Understanding the Wyoming Draw
Wyoming provides a plethora of hunting opportunities for residents and nonresidents alike. The state's terrain affords an opportunity to chase antelope and mule deer in sage brush flats or go after high mountain elk and goats. The demand for hunting opportunities from residents and nonresidents alike is greater than the population of animals in the state can sustain if everyone got to hunt. So like many western states, a draw system was devised to allocate hunting opportunities. Wyoming preference points have been around for 25 years. However, like many western states Wyoming’s regulations can be a little overwhelming to the uninitiated. Luckily, we here at HuntScore love this stuff! We’ll break down the state’s tag allocation process so you can draw the tag you’ve been waiting for!
Resident vs. NonResident
Wyoming, like most states, has different rules for residents vs. nonresidents. Residents are afforded the most opportunity. Typically up to 75% or 80% of available tags go to residents in the initial draw depending on the species. Wyoming residents also have access to more over-the-counter tag options. This means they do not have to apply for a limited number of tags. In addition to OTC tags, residents also do not have a preference point system for deer, elk and antelope seasons. Only a random draw system is in place.
|Antelope||Random Draw||Random Draw & Preference Point|
|Deer||Random & OTC||Random Draw & Preference Point|
|Elk||Random Draw & OTC||Random Draw & Preference Point|
|Moose||Random Draw & Preference Point||Random Draw & Preference Point|
|Mountain Goat||Random Draw||Random Draw|
|Bighorn Sheep||Random Draw & Preference Point||Random Draw & Preference Point|
|Bison||Random Draw||Random Draw|
Preference Points vs. Random Draw
Wyoming Game and Fish allocates tags through two types of draws: a preference point draw and a random draw. Preference points can be purchased every year and accumulate over time. The more preference points one has the more likely one is to draw a tag in the preference point draw. Wyoming awards preference points for deer, elk, antelope, sheep and moose. Once you start accumulating or “building points” it's important to know details about how they are used, when you can lose them, etc… We’ll explore that in another article, but for now, know that we’ll stick to the basics. The graph below shows accumulated preference points across different species. One final point is that 75% of tags go to preference point drawings while 25% go to random draw. So accumulating points gives you the best opportunity to hunt. Below is a breakdown of accumulations across species.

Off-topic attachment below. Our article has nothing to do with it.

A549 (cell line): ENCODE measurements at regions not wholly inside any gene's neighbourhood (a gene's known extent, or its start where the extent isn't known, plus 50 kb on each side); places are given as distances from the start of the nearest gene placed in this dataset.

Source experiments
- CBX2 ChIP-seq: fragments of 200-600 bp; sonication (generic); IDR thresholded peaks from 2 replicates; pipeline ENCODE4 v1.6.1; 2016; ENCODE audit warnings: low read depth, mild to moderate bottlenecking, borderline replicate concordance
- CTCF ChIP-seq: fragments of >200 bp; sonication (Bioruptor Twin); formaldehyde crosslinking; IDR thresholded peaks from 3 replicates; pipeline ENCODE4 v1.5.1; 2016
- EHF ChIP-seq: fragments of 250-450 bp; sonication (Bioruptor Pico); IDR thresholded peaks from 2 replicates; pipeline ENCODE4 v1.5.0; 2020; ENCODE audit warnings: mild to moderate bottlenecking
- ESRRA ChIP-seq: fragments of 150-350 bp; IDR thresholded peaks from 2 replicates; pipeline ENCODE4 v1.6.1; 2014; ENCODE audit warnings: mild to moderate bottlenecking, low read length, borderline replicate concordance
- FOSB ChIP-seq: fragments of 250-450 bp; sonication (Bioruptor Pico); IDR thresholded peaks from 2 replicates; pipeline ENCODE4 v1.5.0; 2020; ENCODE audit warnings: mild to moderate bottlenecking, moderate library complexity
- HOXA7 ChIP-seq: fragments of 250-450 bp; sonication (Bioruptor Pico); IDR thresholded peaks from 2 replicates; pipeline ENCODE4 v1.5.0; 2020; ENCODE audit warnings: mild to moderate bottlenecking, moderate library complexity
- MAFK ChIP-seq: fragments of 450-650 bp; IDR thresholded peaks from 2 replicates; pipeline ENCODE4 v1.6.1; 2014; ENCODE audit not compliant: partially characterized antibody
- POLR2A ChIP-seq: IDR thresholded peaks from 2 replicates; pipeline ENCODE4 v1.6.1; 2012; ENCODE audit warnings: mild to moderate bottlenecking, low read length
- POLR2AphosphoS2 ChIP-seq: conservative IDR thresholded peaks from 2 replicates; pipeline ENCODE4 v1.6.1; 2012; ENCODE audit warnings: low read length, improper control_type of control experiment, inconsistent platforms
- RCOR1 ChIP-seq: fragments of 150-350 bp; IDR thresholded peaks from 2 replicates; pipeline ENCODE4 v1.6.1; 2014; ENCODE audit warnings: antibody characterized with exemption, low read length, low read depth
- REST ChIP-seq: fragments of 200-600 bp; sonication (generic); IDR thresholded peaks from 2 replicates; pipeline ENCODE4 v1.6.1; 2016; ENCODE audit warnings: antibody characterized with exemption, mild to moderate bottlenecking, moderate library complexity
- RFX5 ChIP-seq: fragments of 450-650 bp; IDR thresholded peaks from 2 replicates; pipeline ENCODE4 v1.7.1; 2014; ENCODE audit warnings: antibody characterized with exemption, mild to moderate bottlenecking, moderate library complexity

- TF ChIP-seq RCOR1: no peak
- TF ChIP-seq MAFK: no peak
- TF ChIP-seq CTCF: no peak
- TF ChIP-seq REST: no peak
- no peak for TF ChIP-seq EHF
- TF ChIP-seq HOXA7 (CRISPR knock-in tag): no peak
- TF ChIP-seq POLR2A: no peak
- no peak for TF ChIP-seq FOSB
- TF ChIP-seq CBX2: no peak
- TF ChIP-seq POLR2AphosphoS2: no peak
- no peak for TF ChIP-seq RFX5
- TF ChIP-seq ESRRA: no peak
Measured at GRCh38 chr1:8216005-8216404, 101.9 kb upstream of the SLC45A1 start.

Preference Points Held Going Into 2020 Draw
The random draw is just that, a random draw where every individual has an opportunity to draw. While some states give extra weight to those with more preference points, Wyoming’s random draw is unweighted. Meaning the guy who has 12 preference points and the guy who just applied this year have equal odds in the random drawing. HuntScore owner, Matt Habiger, was lucky enough to draw a 1 in 200 odds tag for unit 64-1 Antelope in 2019 with 0 preference points! You can see a short clip of his 2019 Western Hunting season here.
Special Preference Point Draw
Wyoming also has what they call a Special Preference Point draw for nonresidents. Basically, if you have the means to pay double the tag price...you are special and get to put in a pool separate from the general preference point draw. Of the 75% of tags allocated for preference points, typically 40% of these will go toward the special preference point draw. So if the quota was 100 tags for nonresidents, 75 would be available for the preference point draw. Then 30 of those 75 (40% of 75) would be available in the special preference point draw.